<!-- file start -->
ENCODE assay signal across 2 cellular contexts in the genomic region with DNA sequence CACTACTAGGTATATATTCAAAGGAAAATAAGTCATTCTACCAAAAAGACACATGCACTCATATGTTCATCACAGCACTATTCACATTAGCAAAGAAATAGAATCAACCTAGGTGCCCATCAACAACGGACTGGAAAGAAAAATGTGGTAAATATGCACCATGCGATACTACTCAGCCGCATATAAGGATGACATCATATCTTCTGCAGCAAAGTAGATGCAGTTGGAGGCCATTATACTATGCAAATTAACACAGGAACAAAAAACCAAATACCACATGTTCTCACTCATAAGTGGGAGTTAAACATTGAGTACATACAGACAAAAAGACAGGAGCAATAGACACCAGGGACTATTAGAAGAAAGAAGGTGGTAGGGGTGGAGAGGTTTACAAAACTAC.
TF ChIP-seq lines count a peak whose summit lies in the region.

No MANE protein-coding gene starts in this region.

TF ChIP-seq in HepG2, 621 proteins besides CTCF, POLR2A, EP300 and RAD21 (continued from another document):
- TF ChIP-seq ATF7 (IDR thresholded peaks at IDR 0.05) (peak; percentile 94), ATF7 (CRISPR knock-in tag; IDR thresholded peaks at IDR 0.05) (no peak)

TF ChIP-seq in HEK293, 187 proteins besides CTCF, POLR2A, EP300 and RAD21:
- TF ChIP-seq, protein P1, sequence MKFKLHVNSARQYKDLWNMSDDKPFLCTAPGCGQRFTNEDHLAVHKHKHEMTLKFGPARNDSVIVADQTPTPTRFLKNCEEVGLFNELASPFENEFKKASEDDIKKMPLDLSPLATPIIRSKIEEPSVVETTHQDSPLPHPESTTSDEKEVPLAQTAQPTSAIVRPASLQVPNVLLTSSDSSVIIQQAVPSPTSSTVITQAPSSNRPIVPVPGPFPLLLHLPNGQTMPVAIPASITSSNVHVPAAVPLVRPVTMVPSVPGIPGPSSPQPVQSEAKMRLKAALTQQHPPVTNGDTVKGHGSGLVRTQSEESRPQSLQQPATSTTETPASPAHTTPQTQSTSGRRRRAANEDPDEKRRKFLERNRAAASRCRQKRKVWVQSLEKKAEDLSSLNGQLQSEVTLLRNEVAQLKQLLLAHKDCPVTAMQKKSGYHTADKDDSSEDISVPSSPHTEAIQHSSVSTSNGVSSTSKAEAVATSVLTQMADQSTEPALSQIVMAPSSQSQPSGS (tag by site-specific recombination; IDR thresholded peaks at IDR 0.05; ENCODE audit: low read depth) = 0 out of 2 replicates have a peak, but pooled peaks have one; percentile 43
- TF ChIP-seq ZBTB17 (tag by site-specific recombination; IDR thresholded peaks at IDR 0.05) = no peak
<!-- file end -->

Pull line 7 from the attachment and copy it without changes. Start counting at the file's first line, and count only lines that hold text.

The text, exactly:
- TF ChIP-seq, protein P1, sequence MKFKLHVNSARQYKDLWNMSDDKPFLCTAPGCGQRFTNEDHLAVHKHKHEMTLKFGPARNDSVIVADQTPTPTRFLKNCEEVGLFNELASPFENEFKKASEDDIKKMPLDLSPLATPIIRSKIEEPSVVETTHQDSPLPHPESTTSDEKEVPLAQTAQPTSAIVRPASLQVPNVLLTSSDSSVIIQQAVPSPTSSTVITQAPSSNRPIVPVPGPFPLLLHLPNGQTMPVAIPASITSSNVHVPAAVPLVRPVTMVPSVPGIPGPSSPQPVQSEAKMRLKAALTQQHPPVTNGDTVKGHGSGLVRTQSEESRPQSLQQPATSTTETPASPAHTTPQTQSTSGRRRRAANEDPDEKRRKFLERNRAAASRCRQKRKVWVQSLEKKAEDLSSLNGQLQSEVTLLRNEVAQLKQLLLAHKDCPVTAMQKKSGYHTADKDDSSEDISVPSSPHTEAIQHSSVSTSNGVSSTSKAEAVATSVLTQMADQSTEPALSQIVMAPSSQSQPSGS (tag by site-specific recombination; IDR thresholded peaks at IDR 0.05; ENCODE audit: low read depth) = 0 out of 2 replicates have a peak, but pooled peaks have one; percentile 43